By Patrick Cassidy
May 03, 2014 9:12 AM
BOSTON – A federal judge has ruled in favor of Cape Wind in the latest lawsuit challenging the 130-turbine offshore wind energy project planned for Nantucket Sound.
Judge Richard Stearns on Friday granted several motions to dismiss a lawsuit filed by the project’s opponents, including the town of Barnstable, the Alliance to Protect Nantucket Sound and various businesses and individuals.
The lawsuit filed in January claims that the approval by state regulators of an above-market contract to sell power from the project to NStar, which delivers power to Cape Cod, Martha’s Vineyard and other parts of the state, violated two clauses of the U.S. Constitution: the Commerce Clause and the Supremacy Clause. The plaintiffs argued that NStar was forced to sign the contract with Cape Wind as a condition for the state approving a merger between the utility and Northeast Utilities and that the state infringed on the Federal Energy Regulatory Commission’s jurisdiction over setting wholesale electricity rates.
“Both sides in the dispute claim the mantle of environmentalism, although for present purposes, plaintiffs have doffed their green garb and draped themselves in the banner of free-market economics,” Stearns wrote in the 28-page ruling, which lays out a succinct outline of the project’s long legal history.
In the ruling Stearns found that the plaintiffs, who had sued officials at the state Department of Public Utilities and the state Department of Energy Resources, were barred from doing so under the 11th Amendment of the Constitution which restricts lawsuits against a soverign state for past actions.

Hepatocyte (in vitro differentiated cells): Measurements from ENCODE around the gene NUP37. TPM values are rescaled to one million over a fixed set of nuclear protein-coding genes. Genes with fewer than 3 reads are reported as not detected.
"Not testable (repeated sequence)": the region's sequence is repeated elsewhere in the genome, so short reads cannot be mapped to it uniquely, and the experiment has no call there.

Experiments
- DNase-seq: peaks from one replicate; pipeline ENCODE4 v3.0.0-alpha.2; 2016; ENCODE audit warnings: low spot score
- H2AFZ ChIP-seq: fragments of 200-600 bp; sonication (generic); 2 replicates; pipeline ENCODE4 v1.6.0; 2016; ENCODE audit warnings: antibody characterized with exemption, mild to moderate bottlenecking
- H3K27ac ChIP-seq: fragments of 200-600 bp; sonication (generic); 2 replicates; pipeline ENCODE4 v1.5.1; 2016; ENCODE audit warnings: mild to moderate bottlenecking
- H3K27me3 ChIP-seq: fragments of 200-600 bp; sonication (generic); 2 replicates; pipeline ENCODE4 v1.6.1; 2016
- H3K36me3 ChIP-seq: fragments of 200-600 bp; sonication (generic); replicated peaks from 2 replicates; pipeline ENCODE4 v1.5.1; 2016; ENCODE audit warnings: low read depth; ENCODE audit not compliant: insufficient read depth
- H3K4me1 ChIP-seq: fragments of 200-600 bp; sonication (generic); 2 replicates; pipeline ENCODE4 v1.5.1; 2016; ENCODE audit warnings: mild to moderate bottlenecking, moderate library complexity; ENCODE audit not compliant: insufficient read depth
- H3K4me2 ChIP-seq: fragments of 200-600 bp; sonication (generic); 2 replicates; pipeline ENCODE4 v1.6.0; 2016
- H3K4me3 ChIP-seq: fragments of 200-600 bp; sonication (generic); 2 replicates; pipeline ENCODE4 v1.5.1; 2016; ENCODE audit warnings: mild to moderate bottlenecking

In addition, he found that, even if the lawsuit had passed the 11th Amendment test, it would still have lost on the merits.
“The allegation that DPU dictated that NSTAR procure power from Cape Wind at a specified price is misleading and ultimately untrue,” Stearns wrote in a footnote.
In a final footnote, Stearns resorted to some of the strongest language to date regarding the role of the courts in the 13-year fight over Cape Wind.
“If instead of a judicial robe, I were to wear the hat of John Muir or Milton Friedman, I might well conclude that the Cape Wind project should have been built elsewhere (or not built at all), or that the NStar-Cape Wind contract should never have been approved,” Stearns wrote. “But in this case, the Governor, the Legislature, the relevant public agencies, and numerous courts have reviewed and approved the project and the PPA with NStar and have done so according to and within the confines of the law. There comes a point at which the right to litigate can become a vexatious abuse of the democratic process. For that reason, I have dealt with this matter as expeditiously as possible.”
The case is the latest in a long line of legal challenges to the 130-turbine wind farm in Nantucket Sound.
Alliance president Audra Parker said after a hearing this week on the motions to dismiss that her organization is awaiting final action on two outstanding matters in another federal lawsuit and considering future appeals.
In a statement released this morning Cape Wind president Jim Gordon said the decision “provides further momentum for Cape Wind to secure project financing and produce the energy, economic and environmental benefits to the region and the United States by launching a domestic offshore wind industry.”
The project, which is expected to cost at least $2.6 billion, has made headway recently in securing financing.
In March, Cape Wind officials announced that, with The Bank of Tokyo-Mitsubishi UFJ Ltd., they had added Natixis and Rabobank as “lead arrangers” for the project. The banks expect to provide more than $400 million in debt themselves in addition to $900 million in potential financing from other sources.
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By Patrick Cassidy